Assessment 1 Context
Information Technology Ethics
Are IT ethics different from regular ethics? One challenge in IT ethics is identifying ethical issues. Many people who perform questionable actions with computers do not see the ethical implications of their behavior. Is there an ethical difference between browsing through someone’s computer files and browsing through his or her desk drawer? What is the difference between taking time from your workday to write a letter to a college friend and sending an e-mail to that same individual?
Another challenge is the wide array of ethical dilemmas the computer presents. The computer user and developer routinely face ethical choices ranging from simply not nice to flagrantly illegal.
IT ethics should have strong links to policy and strategy. Once an ethical problem is identified, a policy or strategy should be developed to prevent the problem from recurring or to deal with it if it happens to recur.
Ethics in the Workplace
Most experts would say there is no special category of IT ethics. Rather, there are ethical situations that involve computers. However, computers’ capabilities to, for example, perform operations that were at one time difficult or impossible for a person to do from his or her desk, lend themselves to workplace problems. The widespread use of computers has made organizations and individuals increasingly vulnerable to their unethical use. Harbert’s (2007) article from Computerworld includes alarming statistics from studies regarding the "dark secrets, ugly truths" of ethics in IT.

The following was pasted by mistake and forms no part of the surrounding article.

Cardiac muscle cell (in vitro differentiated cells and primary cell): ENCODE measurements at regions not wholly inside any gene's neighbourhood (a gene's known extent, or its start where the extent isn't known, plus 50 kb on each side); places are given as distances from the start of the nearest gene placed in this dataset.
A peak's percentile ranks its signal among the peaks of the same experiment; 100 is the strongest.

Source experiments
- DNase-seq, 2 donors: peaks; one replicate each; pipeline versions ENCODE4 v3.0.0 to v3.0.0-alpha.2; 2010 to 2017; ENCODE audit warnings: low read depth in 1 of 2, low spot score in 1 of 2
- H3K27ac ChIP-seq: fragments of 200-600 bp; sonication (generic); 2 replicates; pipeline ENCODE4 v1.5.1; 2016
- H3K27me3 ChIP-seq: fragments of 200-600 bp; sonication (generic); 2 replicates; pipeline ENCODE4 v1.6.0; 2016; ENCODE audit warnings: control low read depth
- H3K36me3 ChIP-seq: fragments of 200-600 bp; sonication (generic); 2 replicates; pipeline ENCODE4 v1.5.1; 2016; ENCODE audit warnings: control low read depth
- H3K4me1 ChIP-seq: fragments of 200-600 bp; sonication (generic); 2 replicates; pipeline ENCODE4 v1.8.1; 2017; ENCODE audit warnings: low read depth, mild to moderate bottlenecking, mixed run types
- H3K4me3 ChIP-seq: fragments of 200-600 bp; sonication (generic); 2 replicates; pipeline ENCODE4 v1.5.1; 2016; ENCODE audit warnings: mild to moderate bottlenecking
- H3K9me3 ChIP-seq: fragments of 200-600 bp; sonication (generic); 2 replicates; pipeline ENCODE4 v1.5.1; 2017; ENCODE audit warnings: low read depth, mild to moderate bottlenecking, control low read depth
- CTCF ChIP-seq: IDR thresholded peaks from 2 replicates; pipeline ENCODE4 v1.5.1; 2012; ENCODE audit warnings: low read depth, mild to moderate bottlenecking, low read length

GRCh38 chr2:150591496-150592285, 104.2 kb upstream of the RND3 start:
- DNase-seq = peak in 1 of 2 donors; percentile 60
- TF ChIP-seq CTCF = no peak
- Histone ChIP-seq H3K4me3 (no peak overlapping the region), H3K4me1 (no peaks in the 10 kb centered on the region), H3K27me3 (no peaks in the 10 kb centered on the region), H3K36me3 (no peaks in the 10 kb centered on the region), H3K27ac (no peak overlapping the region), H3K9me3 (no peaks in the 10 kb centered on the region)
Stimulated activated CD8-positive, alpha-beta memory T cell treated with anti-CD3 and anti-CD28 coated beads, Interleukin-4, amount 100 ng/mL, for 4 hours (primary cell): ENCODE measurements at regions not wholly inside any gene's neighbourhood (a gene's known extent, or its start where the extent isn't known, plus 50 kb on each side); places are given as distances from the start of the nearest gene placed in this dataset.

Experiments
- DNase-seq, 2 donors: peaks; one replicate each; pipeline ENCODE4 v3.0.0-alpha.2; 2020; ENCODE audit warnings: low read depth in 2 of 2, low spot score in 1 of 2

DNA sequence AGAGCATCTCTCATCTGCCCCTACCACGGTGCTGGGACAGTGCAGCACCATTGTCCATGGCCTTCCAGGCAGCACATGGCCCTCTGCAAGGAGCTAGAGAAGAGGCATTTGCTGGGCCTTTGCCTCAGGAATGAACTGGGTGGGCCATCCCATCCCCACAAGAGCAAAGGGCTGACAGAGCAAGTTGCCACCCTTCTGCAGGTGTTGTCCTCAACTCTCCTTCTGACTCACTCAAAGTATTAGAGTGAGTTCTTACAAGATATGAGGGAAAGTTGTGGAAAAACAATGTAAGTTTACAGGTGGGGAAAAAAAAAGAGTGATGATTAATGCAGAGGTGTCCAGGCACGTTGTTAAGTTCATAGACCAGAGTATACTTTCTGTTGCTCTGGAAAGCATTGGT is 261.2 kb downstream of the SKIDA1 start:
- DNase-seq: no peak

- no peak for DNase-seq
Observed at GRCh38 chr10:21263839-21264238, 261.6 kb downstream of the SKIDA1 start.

The Study of Cyberethics
Problems in computer ethics arise because there is a disconnect between IT policies and how computer technology should be used. The new capabilities provided by computers give computer users choices for action, but policies for conduct either do not exist or are inadequate. Computer ethics involves formulating policies that guide user actions.
Using Information Technology
The blessings and benefits we can receive from IT are clear. We find ourselves becoming more and more dependent on technology. What would life be without daily e-mail and access to the World Wide Web? Our brains are being forced to accelerate to keep up with the speed of technology. It is increasingly harder to keep track of, evaluate, and prioritize information. Each day that we hear about the abuse of privacy and incidents of identity theft, we find ourselves wondering who is in control of ethical policies. Consider the frameworks that will be useful to your thinking and eventual decision making about ethical issues in IT.
Harbert, T. (2007, October). Ethics in IT: Dark secrets, ugly truths. And little guidance. Computerworld, 41(44), 34–36.
Tavani, H. T. (2013). Ethics and technology: Controversies, questions, and strategies for ethical computing (4th ed.). Hoboken, NJ: Wiley.